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10 Chinese New Year Traditions

Gallop into the Year of the Horse by observing these special rites at a time when ancient traditions hold sway, dragons dance, lions leap and the sky is an aurora borealis of pyrotechnics. By Jim Algie

Published on Jan 29, 2014




Chinese New Year is not only the largest mass movement of people in the world, with more than three billion trips predicted to be taken in China this year, it’s one of the globe’s most colorful, kinetic and clamorous celebrations. 

Many of the rituals, like dragon dances, even the special foods eaten, such as spring rolls, are imbued with a magical meaning. In this list, we look at some of the most widely observed customs that frame 5,000 years of Chinese history, mythology, cuisine, spirituality, business and imperial reigns.   



The color scheme is red. For clothes, pennants, and cards this beautiful shade of scarlet is everywhere. The importance of red goes back millennia to a time when a monster of mythical proportions named Nian was menacing the countryside.  He could only be repelled by loud noises and the color of blood. Since then it’s become the luckiest of shades.  


CNY is also a time of renewal and a springboard to make a fresh start. That’s why it’s also called the Spring Festival. And that spirit of change and growth is evident in customs like wearing new clothes to start the year off right. In Chinese culture one can never underestimate the importance of “face” and showing off your status with expensive clothes and jewelry, which has made Chinese travelers the world’s top consumers of luxury goods. 


This symbol of prosperity, of rain, wind and emperors, wends its way through the streets in serpentine fashion to the rhythm of pounding drums and crashing cymbals. The dragon is also believed to bring good luck to people, which is why they put money in his mouth. The longer the dragon, the more luck he leaves in his wake.  In Thailand, the biggest dragon is in Nakhon Sawan, which also has the longest CNY festivities, from January 24 to February 4.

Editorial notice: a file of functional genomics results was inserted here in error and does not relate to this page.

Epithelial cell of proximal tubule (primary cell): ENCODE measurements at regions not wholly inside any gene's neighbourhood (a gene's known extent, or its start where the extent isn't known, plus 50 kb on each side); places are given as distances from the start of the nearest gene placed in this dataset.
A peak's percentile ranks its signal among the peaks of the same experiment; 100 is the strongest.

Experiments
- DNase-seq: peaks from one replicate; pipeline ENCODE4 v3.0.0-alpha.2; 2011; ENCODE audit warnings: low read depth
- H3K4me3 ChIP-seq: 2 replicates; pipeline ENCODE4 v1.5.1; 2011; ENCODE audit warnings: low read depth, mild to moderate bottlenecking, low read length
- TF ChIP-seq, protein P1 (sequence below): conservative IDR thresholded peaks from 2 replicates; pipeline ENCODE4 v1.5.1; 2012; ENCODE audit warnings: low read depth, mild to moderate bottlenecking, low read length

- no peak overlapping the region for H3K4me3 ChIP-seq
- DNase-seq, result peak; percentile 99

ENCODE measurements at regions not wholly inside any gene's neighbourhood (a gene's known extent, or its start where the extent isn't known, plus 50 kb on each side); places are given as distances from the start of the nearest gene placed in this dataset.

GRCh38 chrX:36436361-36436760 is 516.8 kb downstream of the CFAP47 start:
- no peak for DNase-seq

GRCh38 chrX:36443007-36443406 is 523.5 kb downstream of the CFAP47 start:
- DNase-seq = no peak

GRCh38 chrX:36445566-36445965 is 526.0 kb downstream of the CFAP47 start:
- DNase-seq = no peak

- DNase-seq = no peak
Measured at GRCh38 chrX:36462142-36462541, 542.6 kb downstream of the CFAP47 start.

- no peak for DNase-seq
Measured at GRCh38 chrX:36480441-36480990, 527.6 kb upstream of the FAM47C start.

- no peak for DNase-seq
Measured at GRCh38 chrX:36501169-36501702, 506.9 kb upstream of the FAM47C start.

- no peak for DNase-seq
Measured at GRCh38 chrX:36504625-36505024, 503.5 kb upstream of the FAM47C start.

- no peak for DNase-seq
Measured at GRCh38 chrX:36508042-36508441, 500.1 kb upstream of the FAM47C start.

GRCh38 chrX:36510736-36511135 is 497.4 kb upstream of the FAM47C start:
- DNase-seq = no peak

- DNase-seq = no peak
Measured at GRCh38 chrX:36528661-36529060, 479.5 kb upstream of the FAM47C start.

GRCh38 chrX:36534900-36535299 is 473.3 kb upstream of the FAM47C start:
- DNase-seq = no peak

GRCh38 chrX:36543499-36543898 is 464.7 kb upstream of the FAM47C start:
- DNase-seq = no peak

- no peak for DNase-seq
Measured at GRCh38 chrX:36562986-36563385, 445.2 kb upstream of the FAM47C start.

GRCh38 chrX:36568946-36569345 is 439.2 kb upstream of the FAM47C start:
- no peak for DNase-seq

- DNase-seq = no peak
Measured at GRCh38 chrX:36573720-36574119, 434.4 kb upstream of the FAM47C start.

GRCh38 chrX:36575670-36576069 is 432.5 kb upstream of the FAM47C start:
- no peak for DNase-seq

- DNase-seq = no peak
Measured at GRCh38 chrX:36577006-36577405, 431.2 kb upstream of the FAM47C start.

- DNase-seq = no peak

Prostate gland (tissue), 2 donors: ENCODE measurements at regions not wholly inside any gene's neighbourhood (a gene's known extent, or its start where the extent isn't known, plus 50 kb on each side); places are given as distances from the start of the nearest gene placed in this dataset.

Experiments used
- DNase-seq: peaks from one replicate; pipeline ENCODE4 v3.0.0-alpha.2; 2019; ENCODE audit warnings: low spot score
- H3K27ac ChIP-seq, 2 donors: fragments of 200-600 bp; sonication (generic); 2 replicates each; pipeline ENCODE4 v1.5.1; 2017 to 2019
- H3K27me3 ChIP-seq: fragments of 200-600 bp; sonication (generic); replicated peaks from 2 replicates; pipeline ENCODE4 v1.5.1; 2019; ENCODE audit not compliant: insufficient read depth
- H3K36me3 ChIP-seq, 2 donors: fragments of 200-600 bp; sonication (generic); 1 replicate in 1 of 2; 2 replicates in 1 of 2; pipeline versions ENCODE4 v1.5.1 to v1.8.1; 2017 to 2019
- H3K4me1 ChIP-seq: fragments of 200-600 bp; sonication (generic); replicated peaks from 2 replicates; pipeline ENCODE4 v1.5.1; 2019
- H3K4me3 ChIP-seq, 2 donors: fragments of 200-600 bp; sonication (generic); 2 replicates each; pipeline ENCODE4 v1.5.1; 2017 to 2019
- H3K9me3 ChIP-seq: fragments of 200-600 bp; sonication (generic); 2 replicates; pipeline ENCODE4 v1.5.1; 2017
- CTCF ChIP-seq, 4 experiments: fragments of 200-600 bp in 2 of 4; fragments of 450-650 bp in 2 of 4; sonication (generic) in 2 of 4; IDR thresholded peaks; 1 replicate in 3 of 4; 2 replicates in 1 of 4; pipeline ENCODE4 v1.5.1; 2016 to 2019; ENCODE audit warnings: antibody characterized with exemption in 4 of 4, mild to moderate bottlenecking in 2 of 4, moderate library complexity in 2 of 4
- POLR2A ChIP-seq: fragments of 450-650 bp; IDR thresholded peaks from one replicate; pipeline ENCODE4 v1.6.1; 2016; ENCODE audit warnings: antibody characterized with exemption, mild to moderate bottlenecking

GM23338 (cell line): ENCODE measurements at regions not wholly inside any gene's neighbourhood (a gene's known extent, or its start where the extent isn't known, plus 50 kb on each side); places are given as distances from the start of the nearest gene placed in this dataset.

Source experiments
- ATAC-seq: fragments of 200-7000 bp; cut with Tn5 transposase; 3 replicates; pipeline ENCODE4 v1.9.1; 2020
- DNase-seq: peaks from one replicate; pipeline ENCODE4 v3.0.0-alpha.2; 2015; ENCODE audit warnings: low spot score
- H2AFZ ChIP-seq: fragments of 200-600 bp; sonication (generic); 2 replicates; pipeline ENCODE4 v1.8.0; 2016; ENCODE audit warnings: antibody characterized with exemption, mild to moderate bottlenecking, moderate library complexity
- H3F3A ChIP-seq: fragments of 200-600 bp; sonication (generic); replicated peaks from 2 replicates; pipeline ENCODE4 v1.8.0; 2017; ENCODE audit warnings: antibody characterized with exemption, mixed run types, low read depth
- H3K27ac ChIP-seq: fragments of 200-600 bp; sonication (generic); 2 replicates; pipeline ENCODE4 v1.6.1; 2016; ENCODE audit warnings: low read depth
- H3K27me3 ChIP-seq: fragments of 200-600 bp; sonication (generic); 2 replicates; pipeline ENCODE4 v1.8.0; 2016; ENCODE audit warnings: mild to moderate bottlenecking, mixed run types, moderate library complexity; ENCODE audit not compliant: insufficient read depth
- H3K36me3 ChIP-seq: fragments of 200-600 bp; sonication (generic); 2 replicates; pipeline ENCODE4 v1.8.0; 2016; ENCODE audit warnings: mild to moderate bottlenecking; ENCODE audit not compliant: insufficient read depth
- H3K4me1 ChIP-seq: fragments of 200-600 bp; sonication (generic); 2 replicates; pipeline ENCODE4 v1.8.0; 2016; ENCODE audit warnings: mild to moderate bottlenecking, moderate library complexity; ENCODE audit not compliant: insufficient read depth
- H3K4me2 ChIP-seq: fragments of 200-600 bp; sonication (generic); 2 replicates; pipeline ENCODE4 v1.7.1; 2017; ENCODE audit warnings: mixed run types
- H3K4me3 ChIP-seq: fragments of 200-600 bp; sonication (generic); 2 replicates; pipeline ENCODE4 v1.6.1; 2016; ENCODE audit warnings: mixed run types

Since the Chinese invented gunpowder, they have become maestros at choreographing the most bedazzling pyrotechnic shows. CNY sees a mind-blowing, retina-expanding experience. The fireworks and firecrackers are also said to scare off any evil spirits lurking around.  Hong Kong’s spellbinding parade, the Chinese New Year International Performance, is held on January 31 with a pyrotechnics show over Victoria Harbour the next evening. 


A local custom in Singapore that draws droves of people is the Chinatown Wishing Tree. Its roots go back to the hoary banyan tree of yore in the Lam Tsuen area of Hong Kong. The cities vary, but the game is the same. Tie your written wish to an orange (a Chinese symbol of longevity) and throw it at the banyan tree. If it catches on the branches and hangs there, your wish will come true. 

The wishing tree in Singapore is based on a Hong Kong legend


Another important aspect of the Spring Festival is doing good deeds, even leaving out food for “hungry ghosts,” or making donations to the unfortunate. At the Wishing Tree in Singapore, for instance, each orange costs S$2 dollars per toss. This charitable practice bears fruit for seniors as all profits are donated to the Kreta Ayer Seniors Activity Centre. The tree is at Chinatown Point on Bridge Road. 


Lavish feasts with family and friends are a staple of the season. But this sustenance has both substance and superstitious significance. The fried spring rolls are deemed auspicious because they look like gold bars. The seasonal fish dishes are supposed to augur a year of plenty, with plenty of prosperity, and an abundance of bliss, because you’re so prosperous. On the first day of the new year, some Chinese stick to a vegetarian diet, replete with dried bean curd, a harbinger of wealth and happiness, and lotus seeds in order to have many sons.   


Throughout the Spring Festival, temple fairs explode with noise and color in many different Chinese communities, especially on the mainland, with all the folkloric arts of dance, music, calligraphy, and theater represented. One exemplary event is the Changdian Temple Fair in Beijing, held not far from Tian’anmen Square. A fabulous place to shop for arts and handicrafts, tea, foodstuffs and baubles, it runs from January 31 to February 4. 


At these athletic fairs, held in public parks in China, you can show off both your brawn and brains, as martial arts mavens demonstrate their kicks, feints, ducks, and punches, ping pong players try to slam the competition, chess competitors go cranium to cranium, and arm-wrestlers take on all comers. Audience participation is encouraged. 


In reality there are many different rituals to celebrate the 15 days of the new year, emphasizing the importance of family and business, honoring deceased ancestors, offering prayers to the Jade Emperor who created the universe, and welcoming the God of Wealth into their homes on the fifth day.  

Traditions may vary, but the climax on the 15th day, during a full moon, as the Lantern Festival brightens the night is cast in the same brilliant light. This year, poetically enough, the festival, which is also a sweethearts’ night out for Chinese couples, falls on Valentine’s Day of February 14th, as West and East enjoy a rare embrace. 

Image courtesy of Hong Kong Tourism Board


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